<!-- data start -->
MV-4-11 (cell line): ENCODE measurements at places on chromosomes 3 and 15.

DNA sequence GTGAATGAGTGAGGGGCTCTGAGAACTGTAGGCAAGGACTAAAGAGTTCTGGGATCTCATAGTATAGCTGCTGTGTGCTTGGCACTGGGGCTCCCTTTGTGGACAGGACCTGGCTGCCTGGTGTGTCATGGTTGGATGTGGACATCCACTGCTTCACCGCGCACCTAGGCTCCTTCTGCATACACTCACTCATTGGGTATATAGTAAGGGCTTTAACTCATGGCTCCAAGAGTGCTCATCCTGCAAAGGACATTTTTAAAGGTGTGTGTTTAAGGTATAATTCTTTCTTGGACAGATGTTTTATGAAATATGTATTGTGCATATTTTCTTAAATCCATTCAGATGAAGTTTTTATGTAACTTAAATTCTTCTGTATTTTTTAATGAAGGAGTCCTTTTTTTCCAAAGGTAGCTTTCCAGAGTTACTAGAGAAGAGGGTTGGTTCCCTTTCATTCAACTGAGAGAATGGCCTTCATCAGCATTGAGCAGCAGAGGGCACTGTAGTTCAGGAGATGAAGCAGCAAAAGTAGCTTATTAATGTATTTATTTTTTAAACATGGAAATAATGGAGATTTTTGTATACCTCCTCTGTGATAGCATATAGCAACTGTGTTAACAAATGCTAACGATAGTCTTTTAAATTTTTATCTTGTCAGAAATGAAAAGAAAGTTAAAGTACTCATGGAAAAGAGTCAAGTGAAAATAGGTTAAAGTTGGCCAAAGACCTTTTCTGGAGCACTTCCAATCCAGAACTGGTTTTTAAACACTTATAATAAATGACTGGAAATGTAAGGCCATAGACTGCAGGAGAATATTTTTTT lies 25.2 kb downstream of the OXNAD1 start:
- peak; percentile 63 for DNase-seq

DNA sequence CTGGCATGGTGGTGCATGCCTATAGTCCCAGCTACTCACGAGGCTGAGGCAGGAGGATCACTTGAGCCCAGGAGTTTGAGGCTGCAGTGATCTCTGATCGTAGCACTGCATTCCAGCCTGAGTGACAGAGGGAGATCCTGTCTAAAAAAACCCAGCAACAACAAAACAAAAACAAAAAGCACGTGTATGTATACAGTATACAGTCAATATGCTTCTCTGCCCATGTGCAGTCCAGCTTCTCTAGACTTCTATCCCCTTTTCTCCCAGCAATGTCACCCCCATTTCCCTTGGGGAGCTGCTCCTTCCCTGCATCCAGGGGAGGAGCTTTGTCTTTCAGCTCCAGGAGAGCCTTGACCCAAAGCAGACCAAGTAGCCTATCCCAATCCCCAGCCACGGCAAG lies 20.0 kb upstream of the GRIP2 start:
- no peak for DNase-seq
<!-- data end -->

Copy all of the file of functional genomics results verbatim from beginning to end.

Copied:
MV-4-11 (cell line): ENCODE measurements at places on chromosomes 3 and 15.

DNA sequence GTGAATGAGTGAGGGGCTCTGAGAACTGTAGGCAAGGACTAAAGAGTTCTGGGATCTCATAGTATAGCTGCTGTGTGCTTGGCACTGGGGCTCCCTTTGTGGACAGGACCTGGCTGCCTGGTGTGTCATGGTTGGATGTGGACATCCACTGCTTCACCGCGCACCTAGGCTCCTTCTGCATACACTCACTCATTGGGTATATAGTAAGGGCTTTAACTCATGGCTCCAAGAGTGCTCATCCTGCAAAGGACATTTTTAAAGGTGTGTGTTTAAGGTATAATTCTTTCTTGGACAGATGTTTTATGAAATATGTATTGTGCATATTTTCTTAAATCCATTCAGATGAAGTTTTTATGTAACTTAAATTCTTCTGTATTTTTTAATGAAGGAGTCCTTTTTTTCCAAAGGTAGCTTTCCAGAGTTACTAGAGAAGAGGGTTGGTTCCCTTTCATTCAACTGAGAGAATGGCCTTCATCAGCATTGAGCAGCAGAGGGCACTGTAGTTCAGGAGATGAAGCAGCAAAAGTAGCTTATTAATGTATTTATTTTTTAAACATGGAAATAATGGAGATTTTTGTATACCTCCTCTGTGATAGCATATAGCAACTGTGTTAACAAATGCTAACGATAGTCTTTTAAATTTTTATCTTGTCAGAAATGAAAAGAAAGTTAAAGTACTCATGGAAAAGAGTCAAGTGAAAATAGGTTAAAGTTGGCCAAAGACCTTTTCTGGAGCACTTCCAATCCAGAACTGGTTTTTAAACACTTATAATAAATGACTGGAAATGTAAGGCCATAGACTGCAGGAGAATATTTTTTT lies 25.2 kb downstream of the OXNAD1 start:
- peak; percentile 63 for DNase-seq

DNA sequence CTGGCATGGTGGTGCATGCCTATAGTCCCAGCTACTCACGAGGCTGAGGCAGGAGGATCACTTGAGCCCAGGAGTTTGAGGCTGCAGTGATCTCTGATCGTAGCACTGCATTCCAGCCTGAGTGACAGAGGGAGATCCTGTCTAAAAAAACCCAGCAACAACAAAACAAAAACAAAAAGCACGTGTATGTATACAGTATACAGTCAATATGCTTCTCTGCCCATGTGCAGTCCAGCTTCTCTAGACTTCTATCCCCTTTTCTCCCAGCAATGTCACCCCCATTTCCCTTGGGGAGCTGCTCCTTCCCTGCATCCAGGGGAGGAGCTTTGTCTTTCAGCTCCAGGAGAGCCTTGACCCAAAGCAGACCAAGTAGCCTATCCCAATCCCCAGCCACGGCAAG lies 20.0 kb upstream of the GRIP2 start:
- no peak for DNase-seq